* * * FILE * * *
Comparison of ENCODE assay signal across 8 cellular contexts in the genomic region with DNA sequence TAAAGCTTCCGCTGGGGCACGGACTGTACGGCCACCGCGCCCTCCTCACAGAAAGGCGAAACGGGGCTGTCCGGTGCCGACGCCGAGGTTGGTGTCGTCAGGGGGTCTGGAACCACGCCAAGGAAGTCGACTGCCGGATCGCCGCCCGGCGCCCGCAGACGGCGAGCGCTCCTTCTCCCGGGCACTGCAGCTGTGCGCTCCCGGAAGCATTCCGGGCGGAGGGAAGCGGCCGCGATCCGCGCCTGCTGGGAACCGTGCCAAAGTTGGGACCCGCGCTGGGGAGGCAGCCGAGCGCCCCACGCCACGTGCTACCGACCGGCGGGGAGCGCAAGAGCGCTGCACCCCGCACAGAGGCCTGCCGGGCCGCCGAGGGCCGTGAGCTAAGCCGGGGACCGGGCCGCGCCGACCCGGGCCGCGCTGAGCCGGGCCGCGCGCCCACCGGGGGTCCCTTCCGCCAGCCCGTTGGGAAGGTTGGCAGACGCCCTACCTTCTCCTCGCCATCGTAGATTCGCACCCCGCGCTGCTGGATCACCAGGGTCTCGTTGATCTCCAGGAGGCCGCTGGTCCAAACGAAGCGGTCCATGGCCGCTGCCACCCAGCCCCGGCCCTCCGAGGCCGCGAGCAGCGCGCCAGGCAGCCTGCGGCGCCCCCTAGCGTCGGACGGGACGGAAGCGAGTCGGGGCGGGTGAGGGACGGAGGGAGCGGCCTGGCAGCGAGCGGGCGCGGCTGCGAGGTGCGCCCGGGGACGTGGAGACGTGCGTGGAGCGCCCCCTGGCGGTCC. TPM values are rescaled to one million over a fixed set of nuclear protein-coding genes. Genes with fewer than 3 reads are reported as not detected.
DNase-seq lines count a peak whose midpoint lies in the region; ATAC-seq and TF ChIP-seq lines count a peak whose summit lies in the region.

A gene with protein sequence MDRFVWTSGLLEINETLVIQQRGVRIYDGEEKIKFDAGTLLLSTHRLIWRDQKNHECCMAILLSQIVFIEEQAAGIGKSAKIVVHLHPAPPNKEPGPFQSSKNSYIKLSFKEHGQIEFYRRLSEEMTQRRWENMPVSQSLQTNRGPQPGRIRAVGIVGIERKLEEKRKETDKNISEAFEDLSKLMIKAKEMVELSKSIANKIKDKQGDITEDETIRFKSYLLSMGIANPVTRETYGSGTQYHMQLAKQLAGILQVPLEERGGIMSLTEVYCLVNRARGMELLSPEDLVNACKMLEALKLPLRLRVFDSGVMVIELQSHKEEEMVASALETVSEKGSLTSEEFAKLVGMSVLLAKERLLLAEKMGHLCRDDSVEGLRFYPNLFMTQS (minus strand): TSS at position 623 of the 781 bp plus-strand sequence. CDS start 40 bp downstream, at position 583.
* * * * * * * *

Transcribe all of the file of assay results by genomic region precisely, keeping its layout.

Comparison of ENCODE assay signal across 8 cellular contexts in the genomic region with DNA sequence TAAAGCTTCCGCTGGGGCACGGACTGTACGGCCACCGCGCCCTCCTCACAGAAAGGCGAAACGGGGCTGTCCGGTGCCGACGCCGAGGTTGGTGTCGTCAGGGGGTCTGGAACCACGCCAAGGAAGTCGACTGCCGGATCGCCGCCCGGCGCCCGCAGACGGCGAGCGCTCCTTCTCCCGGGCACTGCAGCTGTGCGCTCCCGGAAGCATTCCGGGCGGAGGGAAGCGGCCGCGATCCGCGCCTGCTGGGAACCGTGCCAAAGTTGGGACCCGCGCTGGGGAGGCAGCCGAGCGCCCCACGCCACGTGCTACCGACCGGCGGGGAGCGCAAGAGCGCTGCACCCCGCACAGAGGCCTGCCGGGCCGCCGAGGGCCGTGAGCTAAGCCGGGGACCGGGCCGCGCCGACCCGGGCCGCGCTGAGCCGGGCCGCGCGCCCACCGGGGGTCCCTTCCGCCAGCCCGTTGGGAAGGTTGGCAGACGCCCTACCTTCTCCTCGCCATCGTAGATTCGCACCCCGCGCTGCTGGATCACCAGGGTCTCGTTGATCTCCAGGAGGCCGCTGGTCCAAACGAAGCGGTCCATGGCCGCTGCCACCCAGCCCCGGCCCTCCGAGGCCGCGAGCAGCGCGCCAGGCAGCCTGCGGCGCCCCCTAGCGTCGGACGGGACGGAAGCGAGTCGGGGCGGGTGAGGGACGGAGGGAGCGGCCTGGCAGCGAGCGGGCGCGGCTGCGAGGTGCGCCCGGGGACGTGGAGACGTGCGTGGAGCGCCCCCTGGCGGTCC. TPM values are rescaled to one million over a fixed set of nuclear protein-coding genes. Genes with fewer than 3 reads are reported as not detected.
DNase-seq lines count a peak whose midpoint lies in the region; ATAC-seq and TF ChIP-seq lines count a peak whose summit lies in the region.

A gene with protein sequence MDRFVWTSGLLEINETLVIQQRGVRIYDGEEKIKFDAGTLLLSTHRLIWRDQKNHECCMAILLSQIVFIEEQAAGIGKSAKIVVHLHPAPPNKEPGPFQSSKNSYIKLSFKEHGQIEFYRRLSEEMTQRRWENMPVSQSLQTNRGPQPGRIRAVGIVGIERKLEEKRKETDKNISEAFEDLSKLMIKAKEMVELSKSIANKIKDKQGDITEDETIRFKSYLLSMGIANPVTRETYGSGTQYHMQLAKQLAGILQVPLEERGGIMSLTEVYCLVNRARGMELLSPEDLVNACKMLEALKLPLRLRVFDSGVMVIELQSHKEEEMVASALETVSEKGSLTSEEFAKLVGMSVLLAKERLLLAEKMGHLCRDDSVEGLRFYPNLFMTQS (minus strand): TSS at position 623 of the 781 bp plus-strand sequence. CDS start 40 bp downstream, at position 583.